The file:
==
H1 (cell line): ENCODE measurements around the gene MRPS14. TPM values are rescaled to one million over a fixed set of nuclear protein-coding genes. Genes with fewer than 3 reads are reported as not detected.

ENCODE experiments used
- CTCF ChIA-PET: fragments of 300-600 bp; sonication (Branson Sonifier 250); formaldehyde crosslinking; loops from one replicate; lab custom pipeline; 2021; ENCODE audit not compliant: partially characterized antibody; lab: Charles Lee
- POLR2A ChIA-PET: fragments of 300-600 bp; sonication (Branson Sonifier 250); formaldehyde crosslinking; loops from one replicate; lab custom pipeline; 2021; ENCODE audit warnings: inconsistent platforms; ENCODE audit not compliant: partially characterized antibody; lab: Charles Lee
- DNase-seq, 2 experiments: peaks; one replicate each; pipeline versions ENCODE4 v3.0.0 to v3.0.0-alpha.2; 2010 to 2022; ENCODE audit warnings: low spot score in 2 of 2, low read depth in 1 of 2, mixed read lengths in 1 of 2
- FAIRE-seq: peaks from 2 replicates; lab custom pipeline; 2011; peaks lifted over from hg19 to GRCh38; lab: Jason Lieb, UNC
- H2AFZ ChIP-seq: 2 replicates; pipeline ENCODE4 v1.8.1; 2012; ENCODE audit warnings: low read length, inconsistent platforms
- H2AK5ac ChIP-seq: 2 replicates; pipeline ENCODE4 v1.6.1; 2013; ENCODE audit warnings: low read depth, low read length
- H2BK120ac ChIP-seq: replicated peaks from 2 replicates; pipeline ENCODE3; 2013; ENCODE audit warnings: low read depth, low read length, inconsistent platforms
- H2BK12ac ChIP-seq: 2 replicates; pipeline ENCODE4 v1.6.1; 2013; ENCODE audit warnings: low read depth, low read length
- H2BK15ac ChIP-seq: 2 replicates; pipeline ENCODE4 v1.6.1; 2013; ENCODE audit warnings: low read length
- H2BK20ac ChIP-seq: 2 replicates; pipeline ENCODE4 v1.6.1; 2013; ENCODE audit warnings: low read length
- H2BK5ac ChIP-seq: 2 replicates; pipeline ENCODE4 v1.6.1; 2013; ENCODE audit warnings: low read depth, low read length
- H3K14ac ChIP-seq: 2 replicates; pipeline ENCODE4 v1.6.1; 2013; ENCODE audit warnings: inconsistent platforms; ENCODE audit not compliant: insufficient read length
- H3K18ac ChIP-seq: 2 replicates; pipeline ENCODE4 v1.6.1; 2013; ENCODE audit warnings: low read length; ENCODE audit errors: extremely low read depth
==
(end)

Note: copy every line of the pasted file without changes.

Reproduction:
H1 (cell line): ENCODE measurements around the gene MRPS14. TPM values are rescaled to one million over a fixed set of nuclear protein-coding genes. Genes with fewer than 3 reads are reported as not detected.

ENCODE experiments used
- CTCF ChIA-PET: fragments of 300-600 bp; sonication (Branson Sonifier 250); formaldehyde crosslinking; loops from one replicate; lab custom pipeline; 2021; ENCODE audit not compliant: partially characterized antibody; lab: Charles Lee
- POLR2A ChIA-PET: fragments of 300-600 bp; sonication (Branson Sonifier 250); formaldehyde crosslinking; loops from one replicate; lab custom pipeline; 2021; ENCODE audit warnings: inconsistent platforms; ENCODE audit not compliant: partially characterized antibody; lab: Charles Lee
- DNase-seq, 2 experiments: peaks; one replicate each; pipeline versions ENCODE4 v3.0.0 to v3.0.0-alpha.2; 2010 to 2022; ENCODE audit warnings: low spot score in 2 of 2, low read depth in 1 of 2, mixed read lengths in 1 of 2
- FAIRE-seq: peaks from 2 replicates; lab custom pipeline; 2011; peaks lifted over from hg19 to GRCh38; lab: Jason Lieb, UNC
- H2AFZ ChIP-seq: 2 replicates; pipeline ENCODE4 v1.8.1; 2012; ENCODE audit warnings: low read length, inconsistent platforms
- H2AK5ac ChIP-seq: 2 replicates; pipeline ENCODE4 v1.6.1; 2013; ENCODE audit warnings: low read depth, low read length
- H2BK120ac ChIP-seq: replicated peaks from 2 replicates; pipeline ENCODE3; 2013; ENCODE audit warnings: low read depth, low read length, inconsistent platforms
- H2BK12ac ChIP-seq: 2 replicates; pipeline ENCODE4 v1.6.1; 2013; ENCODE audit warnings: low read depth, low read length
- H2BK15ac ChIP-seq: 2 replicates; pipeline ENCODE4 v1.6.1; 2013; ENCODE audit warnings: low read length
- H2BK20ac ChIP-seq: 2 replicates; pipeline ENCODE4 v1.6.1; 2013; ENCODE audit warnings: low read length
- H2BK5ac ChIP-seq: 2 replicates; pipeline ENCODE4 v1.6.1; 2013; ENCODE audit warnings: low read depth, low read length
- H3K14ac ChIP-seq: 2 replicates; pipeline ENCODE4 v1.6.1; 2013; ENCODE audit warnings: inconsistent platforms; ENCODE audit not compliant: insufficient read length
- H3K18ac ChIP-seq: 2 replicates; pipeline ENCODE4 v1.6.1; 2013; ENCODE audit warnings: low read length; ENCODE audit errors: extremely low read depth